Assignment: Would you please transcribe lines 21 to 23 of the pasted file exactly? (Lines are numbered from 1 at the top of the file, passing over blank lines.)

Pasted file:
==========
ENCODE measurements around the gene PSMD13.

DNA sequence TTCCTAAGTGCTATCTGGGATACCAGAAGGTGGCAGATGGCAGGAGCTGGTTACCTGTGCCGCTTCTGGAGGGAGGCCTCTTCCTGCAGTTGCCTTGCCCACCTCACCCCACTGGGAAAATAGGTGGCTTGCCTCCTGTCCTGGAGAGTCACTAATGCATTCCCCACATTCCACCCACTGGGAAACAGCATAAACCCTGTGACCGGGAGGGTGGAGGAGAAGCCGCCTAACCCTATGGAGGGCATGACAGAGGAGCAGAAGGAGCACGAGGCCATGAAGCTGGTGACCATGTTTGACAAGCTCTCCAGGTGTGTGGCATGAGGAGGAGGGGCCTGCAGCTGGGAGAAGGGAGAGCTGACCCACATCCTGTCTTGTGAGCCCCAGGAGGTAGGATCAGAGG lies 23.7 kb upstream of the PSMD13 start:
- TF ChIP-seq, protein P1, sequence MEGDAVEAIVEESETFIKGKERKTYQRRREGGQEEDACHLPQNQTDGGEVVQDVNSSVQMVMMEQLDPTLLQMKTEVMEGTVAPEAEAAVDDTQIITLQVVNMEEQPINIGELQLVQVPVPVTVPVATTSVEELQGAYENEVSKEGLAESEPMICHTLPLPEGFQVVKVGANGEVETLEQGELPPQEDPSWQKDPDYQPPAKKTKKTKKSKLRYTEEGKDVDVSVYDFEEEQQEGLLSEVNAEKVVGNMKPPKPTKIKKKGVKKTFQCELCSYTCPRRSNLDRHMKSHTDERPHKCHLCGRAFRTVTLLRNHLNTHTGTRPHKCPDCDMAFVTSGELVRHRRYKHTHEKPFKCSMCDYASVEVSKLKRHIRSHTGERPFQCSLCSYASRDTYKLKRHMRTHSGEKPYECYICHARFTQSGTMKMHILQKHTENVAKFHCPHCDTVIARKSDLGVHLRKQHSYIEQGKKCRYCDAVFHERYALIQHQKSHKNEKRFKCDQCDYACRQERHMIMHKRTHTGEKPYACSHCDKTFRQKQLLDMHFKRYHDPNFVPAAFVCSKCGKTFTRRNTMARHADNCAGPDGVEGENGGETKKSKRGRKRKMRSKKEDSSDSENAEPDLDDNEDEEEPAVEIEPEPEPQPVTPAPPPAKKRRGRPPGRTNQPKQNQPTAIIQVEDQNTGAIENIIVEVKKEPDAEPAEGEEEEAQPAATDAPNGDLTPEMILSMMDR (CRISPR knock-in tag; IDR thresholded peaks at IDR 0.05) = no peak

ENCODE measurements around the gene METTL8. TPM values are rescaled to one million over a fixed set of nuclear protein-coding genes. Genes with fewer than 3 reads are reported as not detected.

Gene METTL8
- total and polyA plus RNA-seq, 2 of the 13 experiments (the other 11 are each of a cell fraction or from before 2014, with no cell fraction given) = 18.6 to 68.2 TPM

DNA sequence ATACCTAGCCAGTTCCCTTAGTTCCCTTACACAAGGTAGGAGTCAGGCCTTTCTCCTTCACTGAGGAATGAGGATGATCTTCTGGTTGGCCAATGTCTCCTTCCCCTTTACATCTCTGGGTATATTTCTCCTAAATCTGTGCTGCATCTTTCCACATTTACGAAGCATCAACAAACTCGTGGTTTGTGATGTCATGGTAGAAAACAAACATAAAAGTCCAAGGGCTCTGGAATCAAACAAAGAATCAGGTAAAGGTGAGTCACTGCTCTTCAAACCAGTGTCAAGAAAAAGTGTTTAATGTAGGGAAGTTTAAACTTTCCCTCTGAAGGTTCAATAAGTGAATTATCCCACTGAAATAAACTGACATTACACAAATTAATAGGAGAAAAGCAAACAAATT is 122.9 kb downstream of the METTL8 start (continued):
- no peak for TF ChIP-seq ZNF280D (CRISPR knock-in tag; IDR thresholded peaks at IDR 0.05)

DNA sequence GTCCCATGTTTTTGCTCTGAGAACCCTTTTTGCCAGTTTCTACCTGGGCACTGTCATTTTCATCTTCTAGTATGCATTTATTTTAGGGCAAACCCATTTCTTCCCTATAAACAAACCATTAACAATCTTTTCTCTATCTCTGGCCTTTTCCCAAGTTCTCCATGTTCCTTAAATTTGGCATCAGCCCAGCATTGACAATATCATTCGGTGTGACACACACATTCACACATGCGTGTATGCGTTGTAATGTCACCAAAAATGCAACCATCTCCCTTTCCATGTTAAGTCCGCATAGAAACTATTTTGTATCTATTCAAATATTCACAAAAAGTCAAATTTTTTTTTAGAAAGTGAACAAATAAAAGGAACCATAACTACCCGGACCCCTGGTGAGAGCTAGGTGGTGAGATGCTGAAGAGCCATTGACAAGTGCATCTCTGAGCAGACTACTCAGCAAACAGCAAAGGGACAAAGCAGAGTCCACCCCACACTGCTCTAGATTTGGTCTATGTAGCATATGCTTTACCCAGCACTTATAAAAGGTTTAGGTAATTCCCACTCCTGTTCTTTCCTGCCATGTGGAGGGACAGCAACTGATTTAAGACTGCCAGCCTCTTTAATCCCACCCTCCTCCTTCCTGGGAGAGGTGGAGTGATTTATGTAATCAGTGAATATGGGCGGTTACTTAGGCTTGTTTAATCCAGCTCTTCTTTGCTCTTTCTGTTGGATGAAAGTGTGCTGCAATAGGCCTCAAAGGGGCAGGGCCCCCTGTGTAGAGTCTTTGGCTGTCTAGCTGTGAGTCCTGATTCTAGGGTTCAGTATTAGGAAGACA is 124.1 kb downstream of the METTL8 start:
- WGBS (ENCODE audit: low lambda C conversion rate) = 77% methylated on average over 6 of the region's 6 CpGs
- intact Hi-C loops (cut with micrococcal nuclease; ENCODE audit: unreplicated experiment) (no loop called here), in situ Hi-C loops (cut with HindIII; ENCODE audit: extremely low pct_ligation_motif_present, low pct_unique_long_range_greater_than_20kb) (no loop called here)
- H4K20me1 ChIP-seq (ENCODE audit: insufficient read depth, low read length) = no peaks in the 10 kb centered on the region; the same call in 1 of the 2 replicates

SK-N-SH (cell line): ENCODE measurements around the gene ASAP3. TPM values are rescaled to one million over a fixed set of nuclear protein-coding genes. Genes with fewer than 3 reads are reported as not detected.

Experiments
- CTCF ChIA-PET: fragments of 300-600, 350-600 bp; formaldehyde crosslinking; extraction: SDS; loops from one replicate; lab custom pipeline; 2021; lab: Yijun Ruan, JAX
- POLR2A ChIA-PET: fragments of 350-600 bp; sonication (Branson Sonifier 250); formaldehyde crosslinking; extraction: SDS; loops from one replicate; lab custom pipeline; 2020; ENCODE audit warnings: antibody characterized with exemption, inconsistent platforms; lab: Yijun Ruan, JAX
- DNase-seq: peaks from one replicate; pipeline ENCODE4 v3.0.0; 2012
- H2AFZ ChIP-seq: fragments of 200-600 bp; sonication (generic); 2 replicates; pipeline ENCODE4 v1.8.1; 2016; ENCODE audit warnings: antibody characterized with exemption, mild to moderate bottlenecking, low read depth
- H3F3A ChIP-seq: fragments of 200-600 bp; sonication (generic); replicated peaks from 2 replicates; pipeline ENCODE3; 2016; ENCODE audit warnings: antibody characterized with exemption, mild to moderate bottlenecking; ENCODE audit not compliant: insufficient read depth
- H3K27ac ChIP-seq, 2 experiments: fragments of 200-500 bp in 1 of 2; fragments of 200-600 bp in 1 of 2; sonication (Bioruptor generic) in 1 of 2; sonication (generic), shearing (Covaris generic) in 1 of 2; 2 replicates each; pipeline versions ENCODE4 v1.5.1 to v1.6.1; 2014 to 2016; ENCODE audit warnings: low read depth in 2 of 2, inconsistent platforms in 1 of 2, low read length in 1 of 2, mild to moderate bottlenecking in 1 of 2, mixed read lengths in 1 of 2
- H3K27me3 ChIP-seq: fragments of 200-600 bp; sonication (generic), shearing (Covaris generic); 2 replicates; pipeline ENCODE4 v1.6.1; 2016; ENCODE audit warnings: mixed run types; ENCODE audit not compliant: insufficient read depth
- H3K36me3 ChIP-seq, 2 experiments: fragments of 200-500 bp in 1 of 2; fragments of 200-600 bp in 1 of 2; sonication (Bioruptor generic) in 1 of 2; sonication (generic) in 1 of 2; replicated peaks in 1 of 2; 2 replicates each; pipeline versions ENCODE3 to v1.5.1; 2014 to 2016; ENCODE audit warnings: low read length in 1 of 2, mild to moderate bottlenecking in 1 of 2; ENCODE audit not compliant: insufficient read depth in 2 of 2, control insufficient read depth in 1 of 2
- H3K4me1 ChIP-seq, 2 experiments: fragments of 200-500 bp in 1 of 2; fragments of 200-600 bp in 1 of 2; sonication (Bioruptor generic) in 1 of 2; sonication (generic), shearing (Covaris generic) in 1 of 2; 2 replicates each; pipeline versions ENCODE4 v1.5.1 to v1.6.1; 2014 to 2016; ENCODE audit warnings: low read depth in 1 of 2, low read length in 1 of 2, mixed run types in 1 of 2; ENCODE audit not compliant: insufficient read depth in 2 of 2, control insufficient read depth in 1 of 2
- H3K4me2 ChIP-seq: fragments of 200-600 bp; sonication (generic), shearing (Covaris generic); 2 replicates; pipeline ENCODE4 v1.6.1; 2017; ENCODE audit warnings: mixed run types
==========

- H3K27me3 ChIP-seq: fragments of 200-600 bp; sonication (generic), shearing (Covaris generic); 2 replicates; pipeline ENCODE4 v1.6.1; 2016; ENCODE audit warnings: mixed run types; ENCODE audit not compliant: insufficient read depth
- H3K36me3 ChIP-seq, 2 experiments: fragments of 200-500 bp in 1 of 2; fragments of 200-600 bp in 1 of 2; sonication (Bioruptor generic) in 1 of 2; sonication (generic) in 1 of 2; replicated peaks in 1 of 2; 2 replicates each; pipeline versions ENCODE3 to v1.5.1; 2014 to 2016; ENCODE audit warnings: low read length in 1 of 2, mild to moderate bottlenecking in 1 of 2; ENCODE audit not compliant: insufficient read depth in 2 of 2, control insufficient read depth in 1 of 2
- H3K4me1 ChIP-seq, 2 experiments: fragments of 200-500 bp in 1 of 2; fragments of 200-600 bp in 1 of 2; sonication (Bioruptor generic) in 1 of 2; sonication (generic), shearing (Covaris generic) in 1 of 2; 2 replicates each; pipeline versions ENCODE4 v1.5.1 to v1.6.1; 2014 to 2016; ENCODE audit warnings: low read depth in 1 of 2, low read length in 1 of 2, mixed run types in 1 of 2; ENCODE audit not compliant: insufficient read depth in 2 of 2, control insufficient read depth in 1 of 2